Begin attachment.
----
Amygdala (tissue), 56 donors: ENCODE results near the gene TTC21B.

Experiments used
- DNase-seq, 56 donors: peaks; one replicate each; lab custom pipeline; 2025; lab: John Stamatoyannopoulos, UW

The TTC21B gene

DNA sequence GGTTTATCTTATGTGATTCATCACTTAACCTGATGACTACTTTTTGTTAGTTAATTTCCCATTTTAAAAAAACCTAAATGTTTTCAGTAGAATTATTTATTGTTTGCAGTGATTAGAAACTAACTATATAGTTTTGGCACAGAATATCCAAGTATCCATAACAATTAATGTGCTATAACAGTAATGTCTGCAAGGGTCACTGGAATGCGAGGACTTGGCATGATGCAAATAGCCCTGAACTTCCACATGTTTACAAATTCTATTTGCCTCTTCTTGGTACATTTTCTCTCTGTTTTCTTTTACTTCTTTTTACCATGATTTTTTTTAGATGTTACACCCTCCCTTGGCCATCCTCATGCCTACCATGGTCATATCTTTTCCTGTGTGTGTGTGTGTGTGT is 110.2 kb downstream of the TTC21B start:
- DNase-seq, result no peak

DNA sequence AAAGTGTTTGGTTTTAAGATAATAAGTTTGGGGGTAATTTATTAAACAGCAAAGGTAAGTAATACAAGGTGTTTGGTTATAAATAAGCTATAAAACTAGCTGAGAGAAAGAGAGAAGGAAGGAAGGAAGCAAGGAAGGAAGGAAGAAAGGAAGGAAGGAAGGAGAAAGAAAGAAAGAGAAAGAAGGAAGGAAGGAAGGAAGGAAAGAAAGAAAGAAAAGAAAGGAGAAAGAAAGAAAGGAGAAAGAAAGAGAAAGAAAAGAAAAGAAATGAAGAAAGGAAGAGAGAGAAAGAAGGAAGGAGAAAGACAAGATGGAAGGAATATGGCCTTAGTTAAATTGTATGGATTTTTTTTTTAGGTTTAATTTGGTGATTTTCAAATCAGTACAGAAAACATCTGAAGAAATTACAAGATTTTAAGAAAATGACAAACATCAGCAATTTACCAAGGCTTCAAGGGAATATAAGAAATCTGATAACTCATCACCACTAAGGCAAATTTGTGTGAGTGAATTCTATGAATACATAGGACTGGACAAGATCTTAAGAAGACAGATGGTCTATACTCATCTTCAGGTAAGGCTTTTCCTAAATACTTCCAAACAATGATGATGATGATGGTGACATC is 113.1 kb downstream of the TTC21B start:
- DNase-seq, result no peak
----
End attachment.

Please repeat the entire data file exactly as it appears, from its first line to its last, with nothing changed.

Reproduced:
Amygdala (tissue), 56 donors: ENCODE results near the gene TTC21B.

Experiments used
- DNase-seq, 56 donors: peaks; one replicate each; lab custom pipeline; 2025; lab: John Stamatoyannopoulos, UW

The TTC21B gene

DNA sequence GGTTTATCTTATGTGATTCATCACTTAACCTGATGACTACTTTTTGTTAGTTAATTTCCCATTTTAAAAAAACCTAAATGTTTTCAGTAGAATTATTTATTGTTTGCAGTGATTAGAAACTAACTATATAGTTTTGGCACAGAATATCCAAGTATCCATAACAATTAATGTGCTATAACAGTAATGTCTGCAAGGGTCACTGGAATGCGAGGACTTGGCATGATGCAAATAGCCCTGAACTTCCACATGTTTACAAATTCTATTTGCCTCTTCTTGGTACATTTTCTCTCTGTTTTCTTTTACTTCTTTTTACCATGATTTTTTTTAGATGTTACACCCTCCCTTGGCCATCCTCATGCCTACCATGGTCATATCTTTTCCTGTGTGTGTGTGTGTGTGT is 110.2 kb downstream of the TTC21B start:
- DNase-seq, result no peak

DNA sequence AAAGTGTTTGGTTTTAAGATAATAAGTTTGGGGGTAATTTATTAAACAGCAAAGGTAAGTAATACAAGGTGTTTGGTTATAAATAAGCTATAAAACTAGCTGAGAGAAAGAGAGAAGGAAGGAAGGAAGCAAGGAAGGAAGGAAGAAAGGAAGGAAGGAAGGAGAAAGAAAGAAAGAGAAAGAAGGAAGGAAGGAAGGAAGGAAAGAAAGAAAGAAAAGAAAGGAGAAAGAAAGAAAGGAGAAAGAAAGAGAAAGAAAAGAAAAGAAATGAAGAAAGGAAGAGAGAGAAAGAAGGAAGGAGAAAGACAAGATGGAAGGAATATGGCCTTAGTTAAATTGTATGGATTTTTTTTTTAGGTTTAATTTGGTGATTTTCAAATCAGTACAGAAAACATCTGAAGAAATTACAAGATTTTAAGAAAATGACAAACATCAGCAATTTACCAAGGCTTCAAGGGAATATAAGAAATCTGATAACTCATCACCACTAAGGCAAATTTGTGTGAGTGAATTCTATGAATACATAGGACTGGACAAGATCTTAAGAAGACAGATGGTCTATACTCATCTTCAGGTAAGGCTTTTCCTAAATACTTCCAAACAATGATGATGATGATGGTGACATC is 113.1 kb downstream of the TTC21B start:
- DNase-seq, result no peak